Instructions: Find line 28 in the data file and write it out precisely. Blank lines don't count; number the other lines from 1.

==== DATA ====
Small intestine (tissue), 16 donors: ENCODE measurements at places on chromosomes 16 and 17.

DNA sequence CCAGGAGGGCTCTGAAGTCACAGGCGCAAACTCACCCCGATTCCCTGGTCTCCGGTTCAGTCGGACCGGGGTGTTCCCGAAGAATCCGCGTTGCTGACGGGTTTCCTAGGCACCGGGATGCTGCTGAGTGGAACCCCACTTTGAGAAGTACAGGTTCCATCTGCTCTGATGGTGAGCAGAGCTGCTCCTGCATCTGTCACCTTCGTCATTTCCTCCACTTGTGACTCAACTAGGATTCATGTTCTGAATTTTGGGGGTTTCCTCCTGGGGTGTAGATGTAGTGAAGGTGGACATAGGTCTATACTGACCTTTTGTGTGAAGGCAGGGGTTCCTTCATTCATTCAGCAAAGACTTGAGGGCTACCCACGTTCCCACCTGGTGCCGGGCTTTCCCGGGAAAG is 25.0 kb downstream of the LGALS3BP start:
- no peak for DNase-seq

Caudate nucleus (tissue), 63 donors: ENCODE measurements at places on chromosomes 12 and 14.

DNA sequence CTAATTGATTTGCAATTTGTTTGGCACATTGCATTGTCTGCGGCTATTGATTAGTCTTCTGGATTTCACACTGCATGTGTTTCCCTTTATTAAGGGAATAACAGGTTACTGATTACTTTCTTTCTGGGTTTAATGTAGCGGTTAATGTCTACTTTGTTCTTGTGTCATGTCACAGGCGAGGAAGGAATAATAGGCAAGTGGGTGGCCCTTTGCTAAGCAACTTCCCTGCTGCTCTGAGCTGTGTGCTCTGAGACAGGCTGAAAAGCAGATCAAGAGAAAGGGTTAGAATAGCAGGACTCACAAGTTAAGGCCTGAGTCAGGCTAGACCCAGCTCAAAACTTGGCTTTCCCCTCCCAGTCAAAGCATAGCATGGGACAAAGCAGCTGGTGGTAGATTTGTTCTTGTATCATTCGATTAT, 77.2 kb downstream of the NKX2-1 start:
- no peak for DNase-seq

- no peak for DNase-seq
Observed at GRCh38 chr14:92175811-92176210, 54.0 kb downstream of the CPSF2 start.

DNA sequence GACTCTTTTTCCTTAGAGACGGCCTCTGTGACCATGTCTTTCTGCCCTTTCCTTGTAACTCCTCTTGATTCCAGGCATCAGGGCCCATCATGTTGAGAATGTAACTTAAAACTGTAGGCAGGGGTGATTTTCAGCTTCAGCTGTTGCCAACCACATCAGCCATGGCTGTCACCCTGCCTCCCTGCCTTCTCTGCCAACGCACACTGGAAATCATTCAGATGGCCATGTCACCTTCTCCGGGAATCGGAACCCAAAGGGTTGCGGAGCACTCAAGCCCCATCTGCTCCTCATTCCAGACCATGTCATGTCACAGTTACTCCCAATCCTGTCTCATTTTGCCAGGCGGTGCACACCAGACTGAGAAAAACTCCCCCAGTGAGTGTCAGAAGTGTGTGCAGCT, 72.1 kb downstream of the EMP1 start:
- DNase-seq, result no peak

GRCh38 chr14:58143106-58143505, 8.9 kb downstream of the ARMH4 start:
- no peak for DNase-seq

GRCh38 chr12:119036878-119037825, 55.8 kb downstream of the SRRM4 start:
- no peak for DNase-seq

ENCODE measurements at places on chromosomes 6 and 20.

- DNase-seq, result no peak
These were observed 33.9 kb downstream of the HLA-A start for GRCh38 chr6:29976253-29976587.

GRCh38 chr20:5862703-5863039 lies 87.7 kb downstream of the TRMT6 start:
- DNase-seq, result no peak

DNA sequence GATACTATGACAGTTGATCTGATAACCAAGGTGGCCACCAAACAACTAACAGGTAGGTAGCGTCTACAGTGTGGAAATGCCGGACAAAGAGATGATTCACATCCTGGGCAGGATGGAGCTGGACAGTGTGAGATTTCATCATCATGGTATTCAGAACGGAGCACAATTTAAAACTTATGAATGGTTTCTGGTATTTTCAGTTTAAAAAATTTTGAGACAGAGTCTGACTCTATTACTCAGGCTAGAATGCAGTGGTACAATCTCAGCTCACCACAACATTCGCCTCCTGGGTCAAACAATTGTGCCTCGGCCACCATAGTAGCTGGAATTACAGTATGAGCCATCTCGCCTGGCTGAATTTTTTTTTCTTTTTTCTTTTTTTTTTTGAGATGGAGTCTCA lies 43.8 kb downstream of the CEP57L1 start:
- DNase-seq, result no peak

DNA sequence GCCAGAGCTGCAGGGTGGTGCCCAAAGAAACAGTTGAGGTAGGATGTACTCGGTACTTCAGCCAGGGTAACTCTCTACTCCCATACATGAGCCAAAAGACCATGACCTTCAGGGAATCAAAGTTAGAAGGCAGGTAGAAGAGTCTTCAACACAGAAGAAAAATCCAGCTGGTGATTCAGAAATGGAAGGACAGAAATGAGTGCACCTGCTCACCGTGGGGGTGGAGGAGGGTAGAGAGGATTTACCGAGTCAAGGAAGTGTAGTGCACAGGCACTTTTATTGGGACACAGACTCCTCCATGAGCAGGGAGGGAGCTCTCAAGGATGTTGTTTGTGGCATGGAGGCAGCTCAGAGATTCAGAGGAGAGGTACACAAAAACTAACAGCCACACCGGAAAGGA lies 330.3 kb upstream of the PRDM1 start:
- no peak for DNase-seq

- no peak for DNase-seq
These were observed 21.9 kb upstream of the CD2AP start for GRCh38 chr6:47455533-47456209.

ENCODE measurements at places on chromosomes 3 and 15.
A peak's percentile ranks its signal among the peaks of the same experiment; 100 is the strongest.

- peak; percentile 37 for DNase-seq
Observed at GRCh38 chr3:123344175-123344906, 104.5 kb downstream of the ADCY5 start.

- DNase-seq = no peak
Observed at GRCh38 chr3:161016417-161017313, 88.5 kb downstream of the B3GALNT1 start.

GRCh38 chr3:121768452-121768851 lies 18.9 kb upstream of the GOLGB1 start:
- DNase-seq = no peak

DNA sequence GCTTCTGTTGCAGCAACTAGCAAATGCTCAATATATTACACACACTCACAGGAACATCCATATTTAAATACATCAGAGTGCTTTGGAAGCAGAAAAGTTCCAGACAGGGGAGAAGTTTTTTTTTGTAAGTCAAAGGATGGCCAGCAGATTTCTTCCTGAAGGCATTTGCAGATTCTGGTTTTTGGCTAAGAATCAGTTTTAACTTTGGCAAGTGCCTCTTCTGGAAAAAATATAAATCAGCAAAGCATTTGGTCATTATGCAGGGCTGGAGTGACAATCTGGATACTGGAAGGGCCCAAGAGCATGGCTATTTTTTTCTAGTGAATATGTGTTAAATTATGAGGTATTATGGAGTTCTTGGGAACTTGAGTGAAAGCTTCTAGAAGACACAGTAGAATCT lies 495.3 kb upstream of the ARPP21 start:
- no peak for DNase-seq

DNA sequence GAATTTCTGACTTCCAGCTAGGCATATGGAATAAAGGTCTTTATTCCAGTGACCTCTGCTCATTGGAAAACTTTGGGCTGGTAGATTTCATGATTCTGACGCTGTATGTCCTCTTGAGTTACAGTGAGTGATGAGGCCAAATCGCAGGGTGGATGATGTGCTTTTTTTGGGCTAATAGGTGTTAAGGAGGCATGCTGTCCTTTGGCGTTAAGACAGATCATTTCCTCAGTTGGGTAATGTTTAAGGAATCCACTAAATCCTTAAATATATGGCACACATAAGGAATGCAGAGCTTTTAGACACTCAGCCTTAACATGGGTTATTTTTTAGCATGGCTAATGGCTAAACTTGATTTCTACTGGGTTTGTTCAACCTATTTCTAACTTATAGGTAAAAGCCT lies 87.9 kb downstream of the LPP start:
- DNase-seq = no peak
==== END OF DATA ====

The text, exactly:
- peak; percentile 37 for DNase-seq